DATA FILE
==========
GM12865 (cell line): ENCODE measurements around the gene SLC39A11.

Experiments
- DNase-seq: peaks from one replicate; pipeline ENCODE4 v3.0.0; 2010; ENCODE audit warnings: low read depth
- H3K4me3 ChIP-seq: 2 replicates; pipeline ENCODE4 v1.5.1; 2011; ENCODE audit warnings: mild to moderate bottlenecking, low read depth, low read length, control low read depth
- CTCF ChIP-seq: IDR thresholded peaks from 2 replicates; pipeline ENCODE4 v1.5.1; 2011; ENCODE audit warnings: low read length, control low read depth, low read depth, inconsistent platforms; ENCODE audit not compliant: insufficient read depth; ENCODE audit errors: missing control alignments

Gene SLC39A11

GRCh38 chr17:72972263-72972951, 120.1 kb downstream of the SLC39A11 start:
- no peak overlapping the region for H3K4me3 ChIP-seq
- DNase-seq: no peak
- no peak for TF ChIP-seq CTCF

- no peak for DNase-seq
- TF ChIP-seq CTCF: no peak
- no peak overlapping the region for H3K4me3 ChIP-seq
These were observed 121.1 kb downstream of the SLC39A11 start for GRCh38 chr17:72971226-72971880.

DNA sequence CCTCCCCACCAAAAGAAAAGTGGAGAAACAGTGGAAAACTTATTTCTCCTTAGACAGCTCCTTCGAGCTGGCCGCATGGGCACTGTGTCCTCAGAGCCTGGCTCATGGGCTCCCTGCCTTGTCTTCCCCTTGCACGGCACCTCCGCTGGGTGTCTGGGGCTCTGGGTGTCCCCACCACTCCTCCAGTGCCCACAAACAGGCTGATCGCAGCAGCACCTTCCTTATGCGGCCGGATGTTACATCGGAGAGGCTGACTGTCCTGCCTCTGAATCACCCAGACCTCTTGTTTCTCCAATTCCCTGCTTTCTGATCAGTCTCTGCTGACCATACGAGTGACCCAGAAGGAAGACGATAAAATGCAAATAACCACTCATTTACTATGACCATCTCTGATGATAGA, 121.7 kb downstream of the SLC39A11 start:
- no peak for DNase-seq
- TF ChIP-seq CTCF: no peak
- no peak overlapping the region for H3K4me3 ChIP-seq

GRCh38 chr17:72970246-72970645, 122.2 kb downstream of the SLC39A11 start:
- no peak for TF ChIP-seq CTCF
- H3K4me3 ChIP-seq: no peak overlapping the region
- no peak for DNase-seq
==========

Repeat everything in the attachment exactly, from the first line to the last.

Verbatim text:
GM12865 (cell line): ENCODE measurements around the gene SLC39A11.

Experiments
- DNase-seq: peaks from one replicate; pipeline ENCODE4 v3.0.0; 2010; ENCODE audit warnings: low read depth
- H3K4me3 ChIP-seq: 2 replicates; pipeline ENCODE4 v1.5.1; 2011; ENCODE audit warnings: mild to moderate bottlenecking, low read depth, low read length, control low read depth
- CTCF ChIP-seq: IDR thresholded peaks from 2 replicates; pipeline ENCODE4 v1.5.1; 2011; ENCODE audit warnings: low read length, control low read depth, low read depth, inconsistent platforms; ENCODE audit not compliant: insufficient read depth; ENCODE audit errors: missing control alignments

Gene SLC39A11

GRCh38 chr17:72972263-72972951, 120.1 kb downstream of the SLC39A11 start:
- no peak overlapping the region for H3K4me3 ChIP-seq
- DNase-seq: no peak
- no peak for TF ChIP-seq CTCF

- no peak for DNase-seq
- TF ChIP-seq CTCF: no peak
- no peak overlapping the region for H3K4me3 ChIP-seq
These were observed 121.1 kb downstream of the SLC39A11 start for GRCh38 chr17:72971226-72971880.

DNA sequence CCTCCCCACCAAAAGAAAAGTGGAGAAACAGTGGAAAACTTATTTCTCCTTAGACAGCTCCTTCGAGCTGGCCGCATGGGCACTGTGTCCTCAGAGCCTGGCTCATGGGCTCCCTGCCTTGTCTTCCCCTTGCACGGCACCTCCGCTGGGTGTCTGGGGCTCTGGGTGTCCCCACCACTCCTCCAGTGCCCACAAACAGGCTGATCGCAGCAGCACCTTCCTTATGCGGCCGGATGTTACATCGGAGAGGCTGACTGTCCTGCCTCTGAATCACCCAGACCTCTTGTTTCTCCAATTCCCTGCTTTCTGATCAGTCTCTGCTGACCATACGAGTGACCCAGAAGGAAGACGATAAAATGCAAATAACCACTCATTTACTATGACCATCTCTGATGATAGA, 121.7 kb downstream of the SLC39A11 start:
- no peak for DNase-seq
- TF ChIP-seq CTCF: no peak
- no peak overlapping the region for H3K4me3 ChIP-seq

GRCh38 chr17:72970246-72970645, 122.2 kb downstream of the SLC39A11 start:
- no peak for TF ChIP-seq CTCF
- H3K4me3 ChIP-seq: no peak overlapping the region
- no peak for DNase-seq